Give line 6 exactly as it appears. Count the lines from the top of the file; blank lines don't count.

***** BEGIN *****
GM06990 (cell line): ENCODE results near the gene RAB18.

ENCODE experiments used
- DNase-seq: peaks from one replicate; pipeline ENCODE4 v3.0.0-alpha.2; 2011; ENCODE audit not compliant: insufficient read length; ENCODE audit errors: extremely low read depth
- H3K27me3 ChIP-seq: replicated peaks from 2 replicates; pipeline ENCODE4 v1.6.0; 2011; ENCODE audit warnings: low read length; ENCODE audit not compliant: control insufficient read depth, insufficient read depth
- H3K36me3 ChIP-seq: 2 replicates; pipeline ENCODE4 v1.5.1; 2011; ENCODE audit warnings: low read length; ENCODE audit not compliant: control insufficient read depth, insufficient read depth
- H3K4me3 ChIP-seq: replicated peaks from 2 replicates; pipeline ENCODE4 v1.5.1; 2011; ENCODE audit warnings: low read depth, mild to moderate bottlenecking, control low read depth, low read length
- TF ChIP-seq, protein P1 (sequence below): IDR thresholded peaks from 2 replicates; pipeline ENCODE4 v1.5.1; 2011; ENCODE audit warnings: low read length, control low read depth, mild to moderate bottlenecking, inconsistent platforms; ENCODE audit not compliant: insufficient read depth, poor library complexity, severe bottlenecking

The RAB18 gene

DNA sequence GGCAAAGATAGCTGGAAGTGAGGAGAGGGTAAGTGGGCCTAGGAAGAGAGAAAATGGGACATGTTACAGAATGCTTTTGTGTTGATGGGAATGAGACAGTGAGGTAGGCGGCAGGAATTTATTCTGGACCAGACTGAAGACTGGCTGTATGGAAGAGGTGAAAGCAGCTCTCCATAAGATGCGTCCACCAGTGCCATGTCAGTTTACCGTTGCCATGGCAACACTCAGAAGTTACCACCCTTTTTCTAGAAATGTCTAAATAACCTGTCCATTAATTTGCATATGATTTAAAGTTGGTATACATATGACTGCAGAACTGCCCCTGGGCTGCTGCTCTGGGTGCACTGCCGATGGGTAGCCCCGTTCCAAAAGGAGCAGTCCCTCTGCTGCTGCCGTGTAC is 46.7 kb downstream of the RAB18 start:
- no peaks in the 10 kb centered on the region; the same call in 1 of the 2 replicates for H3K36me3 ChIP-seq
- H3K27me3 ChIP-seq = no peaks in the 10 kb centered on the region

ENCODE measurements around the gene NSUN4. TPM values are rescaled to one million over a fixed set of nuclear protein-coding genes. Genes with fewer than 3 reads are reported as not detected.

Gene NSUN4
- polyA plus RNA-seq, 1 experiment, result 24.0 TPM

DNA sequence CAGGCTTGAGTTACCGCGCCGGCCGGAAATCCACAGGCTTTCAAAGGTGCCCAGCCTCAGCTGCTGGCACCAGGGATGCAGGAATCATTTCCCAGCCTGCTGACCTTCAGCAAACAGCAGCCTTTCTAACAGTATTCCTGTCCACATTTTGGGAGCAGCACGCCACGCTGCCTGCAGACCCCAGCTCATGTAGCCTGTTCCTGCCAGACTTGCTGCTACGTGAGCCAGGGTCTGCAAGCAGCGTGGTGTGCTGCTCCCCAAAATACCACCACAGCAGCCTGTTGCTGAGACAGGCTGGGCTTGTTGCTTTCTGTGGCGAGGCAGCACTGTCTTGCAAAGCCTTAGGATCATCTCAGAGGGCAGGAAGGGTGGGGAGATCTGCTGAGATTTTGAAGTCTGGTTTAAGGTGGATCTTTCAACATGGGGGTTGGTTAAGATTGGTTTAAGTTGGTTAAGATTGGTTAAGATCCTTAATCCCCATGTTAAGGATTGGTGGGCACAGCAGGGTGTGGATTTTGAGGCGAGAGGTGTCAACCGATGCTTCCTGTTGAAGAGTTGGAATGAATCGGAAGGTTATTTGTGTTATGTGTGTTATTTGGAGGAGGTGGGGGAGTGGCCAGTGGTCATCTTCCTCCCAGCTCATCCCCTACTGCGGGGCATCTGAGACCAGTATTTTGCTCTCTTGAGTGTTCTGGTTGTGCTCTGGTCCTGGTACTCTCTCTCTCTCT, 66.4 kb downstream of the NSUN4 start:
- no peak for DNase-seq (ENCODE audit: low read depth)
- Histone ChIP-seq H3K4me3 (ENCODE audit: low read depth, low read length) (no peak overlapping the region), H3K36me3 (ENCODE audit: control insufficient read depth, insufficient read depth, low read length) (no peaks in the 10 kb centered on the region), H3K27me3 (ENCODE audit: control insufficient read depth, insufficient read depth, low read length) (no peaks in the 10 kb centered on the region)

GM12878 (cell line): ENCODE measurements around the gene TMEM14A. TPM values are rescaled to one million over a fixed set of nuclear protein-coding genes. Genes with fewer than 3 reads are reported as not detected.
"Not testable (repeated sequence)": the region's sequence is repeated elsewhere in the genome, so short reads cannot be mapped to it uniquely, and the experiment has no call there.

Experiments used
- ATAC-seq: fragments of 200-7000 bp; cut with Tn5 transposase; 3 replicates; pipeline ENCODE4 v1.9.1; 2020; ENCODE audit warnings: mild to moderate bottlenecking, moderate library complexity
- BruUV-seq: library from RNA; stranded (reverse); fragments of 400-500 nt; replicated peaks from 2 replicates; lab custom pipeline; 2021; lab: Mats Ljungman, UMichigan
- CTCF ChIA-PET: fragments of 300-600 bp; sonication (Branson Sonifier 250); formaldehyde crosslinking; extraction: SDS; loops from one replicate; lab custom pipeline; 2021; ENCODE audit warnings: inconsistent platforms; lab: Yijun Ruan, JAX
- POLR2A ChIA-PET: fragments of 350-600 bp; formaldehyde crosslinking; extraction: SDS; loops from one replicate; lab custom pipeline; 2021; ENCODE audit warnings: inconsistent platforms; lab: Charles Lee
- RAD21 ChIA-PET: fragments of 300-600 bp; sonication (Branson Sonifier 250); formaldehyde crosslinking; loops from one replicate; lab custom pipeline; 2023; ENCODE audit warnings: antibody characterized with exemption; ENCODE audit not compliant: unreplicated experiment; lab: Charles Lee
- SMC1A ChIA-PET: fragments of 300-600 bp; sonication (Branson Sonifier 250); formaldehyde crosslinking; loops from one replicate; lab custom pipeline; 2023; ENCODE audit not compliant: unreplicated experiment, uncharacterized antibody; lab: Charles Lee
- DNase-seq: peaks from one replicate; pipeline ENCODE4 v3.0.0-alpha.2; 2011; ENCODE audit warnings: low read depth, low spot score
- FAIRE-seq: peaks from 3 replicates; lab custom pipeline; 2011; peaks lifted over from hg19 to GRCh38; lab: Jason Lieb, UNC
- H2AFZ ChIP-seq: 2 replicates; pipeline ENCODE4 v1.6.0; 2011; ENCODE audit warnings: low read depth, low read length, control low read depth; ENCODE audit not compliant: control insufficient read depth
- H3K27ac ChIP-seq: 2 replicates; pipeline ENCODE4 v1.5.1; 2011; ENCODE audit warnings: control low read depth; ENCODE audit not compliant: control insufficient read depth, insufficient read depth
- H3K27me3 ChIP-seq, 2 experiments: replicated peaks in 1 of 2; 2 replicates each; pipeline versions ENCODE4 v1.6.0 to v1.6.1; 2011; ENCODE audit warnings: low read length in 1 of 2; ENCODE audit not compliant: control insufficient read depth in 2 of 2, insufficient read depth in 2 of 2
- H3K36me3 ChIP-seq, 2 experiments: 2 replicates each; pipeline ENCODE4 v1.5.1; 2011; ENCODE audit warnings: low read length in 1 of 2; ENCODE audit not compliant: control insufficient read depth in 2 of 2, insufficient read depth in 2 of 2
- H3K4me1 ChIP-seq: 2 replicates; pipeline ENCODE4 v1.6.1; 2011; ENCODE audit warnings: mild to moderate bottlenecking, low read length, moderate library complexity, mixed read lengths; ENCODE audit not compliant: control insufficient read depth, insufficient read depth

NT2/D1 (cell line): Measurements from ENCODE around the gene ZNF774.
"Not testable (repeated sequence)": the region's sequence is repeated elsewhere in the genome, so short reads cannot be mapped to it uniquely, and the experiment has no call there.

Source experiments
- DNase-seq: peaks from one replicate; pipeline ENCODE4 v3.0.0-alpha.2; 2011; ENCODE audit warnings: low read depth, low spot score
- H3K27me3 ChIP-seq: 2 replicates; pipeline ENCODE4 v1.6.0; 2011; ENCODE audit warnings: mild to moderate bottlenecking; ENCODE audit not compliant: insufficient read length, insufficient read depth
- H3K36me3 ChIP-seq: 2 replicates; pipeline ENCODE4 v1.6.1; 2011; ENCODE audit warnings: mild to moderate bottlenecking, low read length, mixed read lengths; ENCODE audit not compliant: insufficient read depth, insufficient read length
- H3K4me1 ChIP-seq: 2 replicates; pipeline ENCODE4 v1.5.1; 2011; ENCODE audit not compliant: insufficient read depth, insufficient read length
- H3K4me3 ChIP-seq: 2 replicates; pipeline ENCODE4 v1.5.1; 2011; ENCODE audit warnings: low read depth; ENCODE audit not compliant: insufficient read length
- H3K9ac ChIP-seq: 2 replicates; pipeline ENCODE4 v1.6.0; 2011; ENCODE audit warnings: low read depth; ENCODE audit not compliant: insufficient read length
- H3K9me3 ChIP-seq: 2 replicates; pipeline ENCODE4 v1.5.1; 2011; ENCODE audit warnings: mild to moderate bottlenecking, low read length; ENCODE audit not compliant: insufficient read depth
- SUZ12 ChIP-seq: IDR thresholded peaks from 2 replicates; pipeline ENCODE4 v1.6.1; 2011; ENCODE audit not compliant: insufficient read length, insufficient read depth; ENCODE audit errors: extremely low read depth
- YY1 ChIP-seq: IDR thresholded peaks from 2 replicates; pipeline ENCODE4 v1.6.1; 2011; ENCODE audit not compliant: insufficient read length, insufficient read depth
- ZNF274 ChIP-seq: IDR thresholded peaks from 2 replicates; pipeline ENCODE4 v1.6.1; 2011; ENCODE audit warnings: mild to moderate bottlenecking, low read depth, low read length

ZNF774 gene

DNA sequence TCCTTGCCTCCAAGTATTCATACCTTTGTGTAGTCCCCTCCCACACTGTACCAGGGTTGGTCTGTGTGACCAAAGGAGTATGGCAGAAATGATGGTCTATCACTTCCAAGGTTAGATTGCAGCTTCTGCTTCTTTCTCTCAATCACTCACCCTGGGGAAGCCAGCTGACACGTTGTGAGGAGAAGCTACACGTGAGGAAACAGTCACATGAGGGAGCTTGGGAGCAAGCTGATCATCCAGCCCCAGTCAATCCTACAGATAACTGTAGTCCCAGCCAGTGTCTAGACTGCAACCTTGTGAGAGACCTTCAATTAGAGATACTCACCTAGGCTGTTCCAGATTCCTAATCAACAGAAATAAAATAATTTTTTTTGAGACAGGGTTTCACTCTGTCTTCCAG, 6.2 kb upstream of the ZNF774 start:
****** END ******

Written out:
- H3K4me3 ChIP-seq: replicated peaks from 2 replicates; pipeline ENCODE4 v1.5.1; 2011; ENCODE audit warnings: low read depth, mild to moderate bottlenecking, control low read depth, low read length